Enjoying ad-free content?
Since July 1, 2024, we have disabled all ads to improve your reading experience.
This commitment costs us $10,000 a month. Your support can help us fill the gap.
Support us
Our journalism is banned in Russia. We need your help to keep providing you with the truth.

Urlashov Faces More Charges

Yevgeny Urlashov

Investigators said Wednesday that they were preparing a new criminal case against former Yaroslavl Mayor Yevgeny Urlashov, who was arrested on attempted bribery charges in early July in what his supporters say was a frame-up to ruin his party's chances of winning regional elections.

Urlashov became a nationally known figure after he won the election for Yaroslavl mayor last year, defeating a member of United Russia — the party he left in 2011. The victory was seen as a major turning point for the opposition.

According to the Investigative Committee, Urlashov and his four accomplices extorted 14 million rubles ($480,000) from Sergei Shmelyov, the head of the Radostroi construction firm. Urlashov was also charged with taking a 500,000-ruble bribe from another entrepreneur and with knowingly using falsified documents in an attempt to change the head of the city administration.

"Investigators are looking into one more act of criminal activity, and an appropriate decision about this information will be made in the near future," the committee's statement said.

Urlashov, a member of the Civil Platform party founded by billionaire Mikhail Prokhorov, has denied all charges. He said they were fabricated by his political enemies in a bid to ruin his party's chances in the regional elections set for Sept. 8, when he was slated to head the Civil Platform electoral list.

Adding intrigue to the situation, the latest charges come immediately after reports that Natalya Semyonova, the fiscal agent for the Yaroslavl branch of the Civil Platform, was detained before she could submit registration documents to the election committee.

As a result of the detention, the party missed the registration deadline, and supporters say the whole thing was orchestrated to eliminate the party from the campaign.

But a member of the Kremlin's Human Rights Council said earlier that there was no political motive in the case against Urlashov, and Yaroslavl's election committee said the party would probably not have been registered because it had submitted incorrect documents several times.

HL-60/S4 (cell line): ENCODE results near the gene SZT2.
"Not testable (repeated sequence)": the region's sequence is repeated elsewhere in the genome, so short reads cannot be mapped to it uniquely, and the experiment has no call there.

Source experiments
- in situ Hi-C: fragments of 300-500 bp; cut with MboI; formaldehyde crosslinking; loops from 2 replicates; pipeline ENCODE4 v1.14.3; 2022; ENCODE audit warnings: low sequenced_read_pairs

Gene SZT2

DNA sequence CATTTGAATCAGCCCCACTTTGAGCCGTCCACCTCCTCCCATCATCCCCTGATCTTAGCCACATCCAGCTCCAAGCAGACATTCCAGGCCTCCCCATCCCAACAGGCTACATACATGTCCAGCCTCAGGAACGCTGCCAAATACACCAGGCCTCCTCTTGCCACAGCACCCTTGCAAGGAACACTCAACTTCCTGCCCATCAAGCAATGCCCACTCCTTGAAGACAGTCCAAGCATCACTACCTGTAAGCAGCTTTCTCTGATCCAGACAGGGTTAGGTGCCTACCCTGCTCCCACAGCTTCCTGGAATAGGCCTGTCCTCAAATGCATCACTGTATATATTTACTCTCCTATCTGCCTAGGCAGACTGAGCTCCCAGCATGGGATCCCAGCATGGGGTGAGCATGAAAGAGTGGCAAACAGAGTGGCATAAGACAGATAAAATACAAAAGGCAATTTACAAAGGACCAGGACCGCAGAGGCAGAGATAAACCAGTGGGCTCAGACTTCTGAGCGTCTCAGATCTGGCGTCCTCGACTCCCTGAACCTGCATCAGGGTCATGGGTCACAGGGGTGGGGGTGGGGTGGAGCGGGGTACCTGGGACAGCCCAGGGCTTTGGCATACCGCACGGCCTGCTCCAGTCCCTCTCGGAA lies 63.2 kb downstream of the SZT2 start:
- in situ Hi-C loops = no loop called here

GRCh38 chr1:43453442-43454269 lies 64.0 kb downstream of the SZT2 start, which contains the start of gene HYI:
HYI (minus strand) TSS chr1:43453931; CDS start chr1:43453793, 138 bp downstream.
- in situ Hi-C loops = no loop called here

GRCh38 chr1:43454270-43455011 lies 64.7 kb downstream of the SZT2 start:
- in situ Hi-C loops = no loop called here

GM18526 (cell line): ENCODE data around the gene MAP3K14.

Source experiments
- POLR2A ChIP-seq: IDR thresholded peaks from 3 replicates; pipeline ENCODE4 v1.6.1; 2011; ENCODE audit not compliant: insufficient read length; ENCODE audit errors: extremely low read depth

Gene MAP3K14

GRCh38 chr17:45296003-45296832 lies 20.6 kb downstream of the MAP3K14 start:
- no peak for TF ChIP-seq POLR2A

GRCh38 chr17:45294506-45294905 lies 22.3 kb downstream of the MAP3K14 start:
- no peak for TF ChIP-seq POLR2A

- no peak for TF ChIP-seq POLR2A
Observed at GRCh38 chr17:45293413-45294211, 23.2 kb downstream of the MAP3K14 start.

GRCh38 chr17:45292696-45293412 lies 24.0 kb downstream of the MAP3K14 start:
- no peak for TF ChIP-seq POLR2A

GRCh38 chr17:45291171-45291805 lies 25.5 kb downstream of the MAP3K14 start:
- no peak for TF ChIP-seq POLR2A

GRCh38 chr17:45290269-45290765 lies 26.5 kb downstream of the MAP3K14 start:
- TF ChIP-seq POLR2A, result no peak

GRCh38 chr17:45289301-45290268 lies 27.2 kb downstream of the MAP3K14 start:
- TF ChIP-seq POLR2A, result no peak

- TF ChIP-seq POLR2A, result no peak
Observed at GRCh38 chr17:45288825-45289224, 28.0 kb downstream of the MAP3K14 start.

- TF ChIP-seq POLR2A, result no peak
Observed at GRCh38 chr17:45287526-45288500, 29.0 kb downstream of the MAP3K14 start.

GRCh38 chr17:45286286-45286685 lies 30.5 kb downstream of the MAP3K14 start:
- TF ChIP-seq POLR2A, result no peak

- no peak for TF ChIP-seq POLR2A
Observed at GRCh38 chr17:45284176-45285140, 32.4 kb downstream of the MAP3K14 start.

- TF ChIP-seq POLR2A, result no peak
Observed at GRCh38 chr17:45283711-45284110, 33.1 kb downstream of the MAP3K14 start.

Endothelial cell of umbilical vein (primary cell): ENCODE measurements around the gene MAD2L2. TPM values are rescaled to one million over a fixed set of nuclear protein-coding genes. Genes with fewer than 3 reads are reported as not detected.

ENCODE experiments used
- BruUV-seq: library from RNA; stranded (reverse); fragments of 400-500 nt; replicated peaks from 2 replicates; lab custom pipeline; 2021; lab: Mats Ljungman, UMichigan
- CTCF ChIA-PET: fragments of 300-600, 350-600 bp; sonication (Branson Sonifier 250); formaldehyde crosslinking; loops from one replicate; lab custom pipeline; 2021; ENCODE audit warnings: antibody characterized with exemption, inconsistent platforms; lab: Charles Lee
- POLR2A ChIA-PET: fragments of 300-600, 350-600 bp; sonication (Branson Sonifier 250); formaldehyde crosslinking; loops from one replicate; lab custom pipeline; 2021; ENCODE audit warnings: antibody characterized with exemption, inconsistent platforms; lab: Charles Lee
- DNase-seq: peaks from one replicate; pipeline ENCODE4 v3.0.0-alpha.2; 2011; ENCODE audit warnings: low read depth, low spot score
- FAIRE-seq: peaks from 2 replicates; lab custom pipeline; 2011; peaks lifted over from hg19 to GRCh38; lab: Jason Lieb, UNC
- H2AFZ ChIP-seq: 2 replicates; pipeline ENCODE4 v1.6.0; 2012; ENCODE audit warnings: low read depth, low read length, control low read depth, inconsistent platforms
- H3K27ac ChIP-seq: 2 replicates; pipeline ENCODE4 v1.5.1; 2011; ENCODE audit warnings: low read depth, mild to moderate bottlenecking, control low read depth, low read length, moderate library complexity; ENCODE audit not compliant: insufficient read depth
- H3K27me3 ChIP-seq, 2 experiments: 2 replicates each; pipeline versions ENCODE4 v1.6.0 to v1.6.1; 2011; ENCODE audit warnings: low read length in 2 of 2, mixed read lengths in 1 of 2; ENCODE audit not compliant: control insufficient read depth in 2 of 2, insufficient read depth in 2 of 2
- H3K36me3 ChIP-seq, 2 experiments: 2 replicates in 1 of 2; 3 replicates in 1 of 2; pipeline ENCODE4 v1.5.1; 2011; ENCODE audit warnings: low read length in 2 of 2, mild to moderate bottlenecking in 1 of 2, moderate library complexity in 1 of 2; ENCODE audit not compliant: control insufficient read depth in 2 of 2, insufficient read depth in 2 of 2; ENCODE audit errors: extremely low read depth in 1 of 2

Yury Korgunyuk, an analyst with the Indem think tank, said by telephone that any further cases opened against Urlashov would be opened to solidify his arrest on the first charge. He added, however, that Urlashov's arrest had nothing to do with the party's participation in regional elections, though it may have stemmed from Urlashov's own personal conflict with regional politicians.

"He challenged the whole [political] system with his victory last year," Korgunyuk said.

Korgunyuk also said the Civil Platform in Yaroslavl was under pressure because the Kremlin still could not decide whether to allow Prokhorov to expand his influence or not, since United Russia was not very popular in the Yaroslavl region.

Urlashov, deputy mayor Dmitry Donskov and Urlashov's adviser Alexei Lopatin, both of whom have also been charged in the extortion case, told investigators that Shmelyov gave them the money voluntarily to support the Civil Platform's campaign.

In Wednesday's statement, however, the Investigative Committee said such an explanation was groundless since two other alleged accomplices, Maxim Pokalainen and Andrei Zakharov, had already pleaded guilty and confirmed Urlashov's participation in the crime. Shmelyov himself said the money was extorted from him.

Earlier, during searches conducted as part of the inquiry, investigators confiscated 35 million rubles ($1.1 million) that they said belonged to Urlashov.

Urlashov was dismissed from the mayor's office and is currently in a detention facility in Moscow. Investigators said Wednesday that they were gathering new evidence to prove his guilt.

If convicted, he faces up to 21 years in prison.

Contact the author at e.kravtsova@imedia.ru

… we have a small favor to ask. As you may have heard, The Moscow Times, an independent news source for over 30 years, has been unjustly branded as a "foreign agent" by the Russian government. This blatant attempt to silence our voice is a direct assault on the integrity of journalism and the values we hold dear.

We, the journalists of The Moscow Times, refuse to be silenced. Our commitment to providing accurate and unbiased reporting on Russia remains unshaken. But we need your help to continue our critical mission.

Your support, no matter how small, makes a world of difference. If you can, please support us monthly starting from just $2. It's quick to set up, and you can be confident that you're making a significant impact every month by supporting open, independent journalism. Thank you.

paiment methods
Not ready to support today?
Remind me later.

Read more